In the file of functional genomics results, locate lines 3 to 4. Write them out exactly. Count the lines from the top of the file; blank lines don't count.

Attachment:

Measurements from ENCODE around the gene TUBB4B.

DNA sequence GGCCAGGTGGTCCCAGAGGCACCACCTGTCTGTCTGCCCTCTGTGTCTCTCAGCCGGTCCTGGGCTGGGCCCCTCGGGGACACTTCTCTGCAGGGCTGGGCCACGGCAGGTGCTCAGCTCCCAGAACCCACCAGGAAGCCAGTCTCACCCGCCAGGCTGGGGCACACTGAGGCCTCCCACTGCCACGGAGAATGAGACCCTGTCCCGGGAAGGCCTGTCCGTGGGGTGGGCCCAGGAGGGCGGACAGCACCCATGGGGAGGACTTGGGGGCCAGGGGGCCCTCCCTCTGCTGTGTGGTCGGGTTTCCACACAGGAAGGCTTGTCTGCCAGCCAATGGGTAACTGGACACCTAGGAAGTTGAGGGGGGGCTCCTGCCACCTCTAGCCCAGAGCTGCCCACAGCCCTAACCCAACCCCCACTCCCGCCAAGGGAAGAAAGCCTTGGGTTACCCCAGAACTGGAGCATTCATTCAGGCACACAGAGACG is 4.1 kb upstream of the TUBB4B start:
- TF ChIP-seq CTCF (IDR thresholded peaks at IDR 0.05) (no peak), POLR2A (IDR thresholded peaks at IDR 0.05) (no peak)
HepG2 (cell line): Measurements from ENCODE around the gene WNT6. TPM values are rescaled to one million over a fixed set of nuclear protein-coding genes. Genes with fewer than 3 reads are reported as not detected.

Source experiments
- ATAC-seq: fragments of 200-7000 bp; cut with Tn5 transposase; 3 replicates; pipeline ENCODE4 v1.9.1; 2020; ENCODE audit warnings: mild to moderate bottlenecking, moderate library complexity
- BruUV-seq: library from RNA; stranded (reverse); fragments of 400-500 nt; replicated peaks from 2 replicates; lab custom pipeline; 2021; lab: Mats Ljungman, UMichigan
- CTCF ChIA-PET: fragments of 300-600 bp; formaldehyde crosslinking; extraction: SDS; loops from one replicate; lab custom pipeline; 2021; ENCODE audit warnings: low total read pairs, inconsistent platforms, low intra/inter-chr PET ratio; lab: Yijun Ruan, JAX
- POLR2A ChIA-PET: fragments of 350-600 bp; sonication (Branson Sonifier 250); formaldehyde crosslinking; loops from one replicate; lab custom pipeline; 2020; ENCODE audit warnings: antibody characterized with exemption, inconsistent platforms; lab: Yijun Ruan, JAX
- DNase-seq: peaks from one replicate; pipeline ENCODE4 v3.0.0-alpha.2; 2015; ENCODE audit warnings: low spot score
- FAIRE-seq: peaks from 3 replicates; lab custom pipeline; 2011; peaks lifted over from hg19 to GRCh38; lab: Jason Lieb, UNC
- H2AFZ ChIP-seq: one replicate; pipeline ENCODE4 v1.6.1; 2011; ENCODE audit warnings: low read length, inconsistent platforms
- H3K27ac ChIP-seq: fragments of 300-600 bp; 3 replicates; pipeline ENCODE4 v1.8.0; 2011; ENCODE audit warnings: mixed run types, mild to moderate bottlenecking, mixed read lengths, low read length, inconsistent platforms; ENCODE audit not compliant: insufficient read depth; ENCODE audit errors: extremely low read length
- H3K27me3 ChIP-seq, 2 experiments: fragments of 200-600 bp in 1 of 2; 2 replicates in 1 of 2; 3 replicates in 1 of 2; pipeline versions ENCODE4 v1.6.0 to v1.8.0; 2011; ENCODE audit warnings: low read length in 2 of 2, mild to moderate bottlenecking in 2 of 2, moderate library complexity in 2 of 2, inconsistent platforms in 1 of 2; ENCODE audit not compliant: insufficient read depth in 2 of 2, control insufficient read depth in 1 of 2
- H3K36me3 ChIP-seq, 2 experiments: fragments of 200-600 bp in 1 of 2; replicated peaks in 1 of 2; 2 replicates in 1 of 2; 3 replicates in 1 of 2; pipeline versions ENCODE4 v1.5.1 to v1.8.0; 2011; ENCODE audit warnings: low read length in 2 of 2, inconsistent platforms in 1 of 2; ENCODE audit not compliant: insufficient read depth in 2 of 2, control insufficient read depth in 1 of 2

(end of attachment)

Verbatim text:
- TF ChIP-seq CTCF (IDR thresholded peaks at IDR 0.05) (no peak), POLR2A (IDR thresholded peaks at IDR 0.05) (no peak)
HepG2 (cell line): Measurements from ENCODE around the gene WNT6. TPM values are rescaled to one million over a fixed set of nuclear protein-coding genes. Genes with fewer than 3 reads are reported as not detected.